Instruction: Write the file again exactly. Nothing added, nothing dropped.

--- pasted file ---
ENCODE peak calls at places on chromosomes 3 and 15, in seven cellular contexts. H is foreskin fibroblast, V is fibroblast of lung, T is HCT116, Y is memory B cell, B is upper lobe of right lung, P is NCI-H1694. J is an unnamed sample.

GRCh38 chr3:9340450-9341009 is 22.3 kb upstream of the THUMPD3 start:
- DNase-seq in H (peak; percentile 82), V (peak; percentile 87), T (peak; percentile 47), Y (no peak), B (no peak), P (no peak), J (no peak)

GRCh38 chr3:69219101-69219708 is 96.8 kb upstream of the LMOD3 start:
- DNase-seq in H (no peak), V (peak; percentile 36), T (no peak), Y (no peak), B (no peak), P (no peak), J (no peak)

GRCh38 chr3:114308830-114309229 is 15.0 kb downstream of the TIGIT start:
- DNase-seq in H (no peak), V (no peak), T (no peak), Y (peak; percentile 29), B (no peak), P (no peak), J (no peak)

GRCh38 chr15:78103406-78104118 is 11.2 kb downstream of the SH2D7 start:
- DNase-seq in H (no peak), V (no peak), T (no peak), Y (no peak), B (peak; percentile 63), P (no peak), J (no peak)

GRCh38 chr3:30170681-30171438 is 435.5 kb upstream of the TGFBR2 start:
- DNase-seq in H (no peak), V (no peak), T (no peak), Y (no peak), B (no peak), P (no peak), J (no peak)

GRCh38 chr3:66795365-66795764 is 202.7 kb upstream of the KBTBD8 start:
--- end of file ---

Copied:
ENCODE peak calls at places on chromosomes 3 and 15, in seven cellular contexts. H is foreskin fibroblast, V is fibroblast of lung, T is HCT116, Y is memory B cell, B is upper lobe of right lung, P is NCI-H1694. J is an unnamed sample.

GRCh38 chr3:9340450-9341009 is 22.3 kb upstream of the THUMPD3 start:
- DNase-seq in H (peak; percentile 82), V (peak; percentile 87), T (peak; percentile 47), Y (no peak), B (no peak), P (no peak), J (no peak)

GRCh38 chr3:69219101-69219708 is 96.8 kb upstream of the LMOD3 start:
- DNase-seq in H (no peak), V (peak; percentile 36), T (no peak), Y (no peak), B (no peak), P (no peak), J (no peak)

GRCh38 chr3:114308830-114309229 is 15.0 kb downstream of the TIGIT start:
- DNase-seq in H (no peak), V (no peak), T (no peak), Y (peak; percentile 29), B (no peak), P (no peak), J (no peak)

GRCh38 chr15:78103406-78104118 is 11.2 kb downstream of the SH2D7 start:
- DNase-seq in H (no peak), V (no peak), T (no peak), Y (no peak), B (peak; percentile 63), P (no peak), J (no peak)

GRCh38 chr3:30170681-30171438 is 435.5 kb upstream of the TGFBR2 start:
- DNase-seq in H (no peak), V (no peak), T (no peak), Y (no peak), B (no peak), P (no peak), J (no peak)

GRCh38 chr3:66795365-66795764 is 202.7 kb upstream of the KBTBD8 start: